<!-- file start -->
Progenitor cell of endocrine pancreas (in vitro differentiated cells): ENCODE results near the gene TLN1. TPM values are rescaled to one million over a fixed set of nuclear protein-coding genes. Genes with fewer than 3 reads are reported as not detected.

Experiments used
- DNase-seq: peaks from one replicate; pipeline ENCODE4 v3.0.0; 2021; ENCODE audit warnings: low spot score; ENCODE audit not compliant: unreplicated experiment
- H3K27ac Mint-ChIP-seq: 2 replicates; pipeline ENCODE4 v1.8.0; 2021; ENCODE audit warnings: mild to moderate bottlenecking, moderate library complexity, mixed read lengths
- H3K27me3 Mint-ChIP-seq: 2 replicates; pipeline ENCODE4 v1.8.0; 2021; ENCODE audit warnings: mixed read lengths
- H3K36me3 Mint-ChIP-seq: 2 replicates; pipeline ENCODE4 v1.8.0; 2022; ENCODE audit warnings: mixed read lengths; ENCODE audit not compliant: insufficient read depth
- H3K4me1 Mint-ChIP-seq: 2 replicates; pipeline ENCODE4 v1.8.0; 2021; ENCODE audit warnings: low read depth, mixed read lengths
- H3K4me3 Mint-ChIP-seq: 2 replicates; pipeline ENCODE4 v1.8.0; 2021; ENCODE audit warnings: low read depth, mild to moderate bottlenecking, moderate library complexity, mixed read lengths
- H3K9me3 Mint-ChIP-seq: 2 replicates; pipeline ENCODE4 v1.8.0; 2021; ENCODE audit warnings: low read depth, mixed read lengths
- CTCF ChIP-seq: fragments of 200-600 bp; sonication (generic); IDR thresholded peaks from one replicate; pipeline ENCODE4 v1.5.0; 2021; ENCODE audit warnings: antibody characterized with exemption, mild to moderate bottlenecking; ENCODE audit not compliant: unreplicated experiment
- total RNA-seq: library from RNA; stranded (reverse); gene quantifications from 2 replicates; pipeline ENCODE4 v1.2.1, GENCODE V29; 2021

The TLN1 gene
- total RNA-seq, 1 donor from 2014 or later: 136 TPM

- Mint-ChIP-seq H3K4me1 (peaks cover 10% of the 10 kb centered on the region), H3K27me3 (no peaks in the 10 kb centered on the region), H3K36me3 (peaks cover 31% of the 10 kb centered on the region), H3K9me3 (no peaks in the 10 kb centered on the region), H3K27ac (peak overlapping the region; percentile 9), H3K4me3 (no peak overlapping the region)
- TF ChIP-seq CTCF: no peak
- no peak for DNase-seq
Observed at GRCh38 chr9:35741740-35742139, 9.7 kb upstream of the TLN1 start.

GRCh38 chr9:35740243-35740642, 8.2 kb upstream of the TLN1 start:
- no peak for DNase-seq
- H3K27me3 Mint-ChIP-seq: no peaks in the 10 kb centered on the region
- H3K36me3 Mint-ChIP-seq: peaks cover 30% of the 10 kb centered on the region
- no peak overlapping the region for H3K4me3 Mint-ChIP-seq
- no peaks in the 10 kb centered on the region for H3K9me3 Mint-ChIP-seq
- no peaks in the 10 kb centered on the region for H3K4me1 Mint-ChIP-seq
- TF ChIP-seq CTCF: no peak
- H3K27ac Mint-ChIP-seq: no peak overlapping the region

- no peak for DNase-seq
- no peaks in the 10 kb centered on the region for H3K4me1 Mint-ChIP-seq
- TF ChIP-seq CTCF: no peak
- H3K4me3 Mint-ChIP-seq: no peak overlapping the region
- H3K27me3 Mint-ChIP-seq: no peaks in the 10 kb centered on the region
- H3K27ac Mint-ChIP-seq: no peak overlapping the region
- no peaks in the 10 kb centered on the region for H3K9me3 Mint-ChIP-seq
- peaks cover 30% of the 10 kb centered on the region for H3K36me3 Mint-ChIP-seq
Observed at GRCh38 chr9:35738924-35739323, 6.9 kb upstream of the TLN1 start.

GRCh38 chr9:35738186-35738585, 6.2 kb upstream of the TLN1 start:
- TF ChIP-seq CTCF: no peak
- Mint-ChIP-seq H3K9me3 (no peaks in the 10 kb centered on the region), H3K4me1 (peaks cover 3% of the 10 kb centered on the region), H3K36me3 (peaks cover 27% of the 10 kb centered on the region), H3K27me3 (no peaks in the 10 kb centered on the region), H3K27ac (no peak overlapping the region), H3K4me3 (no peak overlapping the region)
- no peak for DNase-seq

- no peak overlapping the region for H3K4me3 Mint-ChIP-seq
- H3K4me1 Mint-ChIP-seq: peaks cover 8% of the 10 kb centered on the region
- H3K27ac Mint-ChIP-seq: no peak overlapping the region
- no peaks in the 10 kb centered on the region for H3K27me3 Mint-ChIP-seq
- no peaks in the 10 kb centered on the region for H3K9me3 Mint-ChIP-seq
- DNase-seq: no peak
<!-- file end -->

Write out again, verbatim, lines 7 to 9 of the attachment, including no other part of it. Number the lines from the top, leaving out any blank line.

- H3K4me1 Mint-ChIP-seq: 2 replicates; pipeline ENCODE4 v1.8.0; 2021; ENCODE audit warnings: low read depth, mixed read lengths
- H3K4me3 Mint-ChIP-seq: 2 replicates; pipeline ENCODE4 v1.8.0; 2021; ENCODE audit warnings: low read depth, mild to moderate bottlenecking, moderate library complexity, mixed read lengths
- H3K9me3 Mint-ChIP-seq: 2 replicates; pipeline ENCODE4 v1.8.0; 2021; ENCODE audit warnings: low read depth, mixed read lengths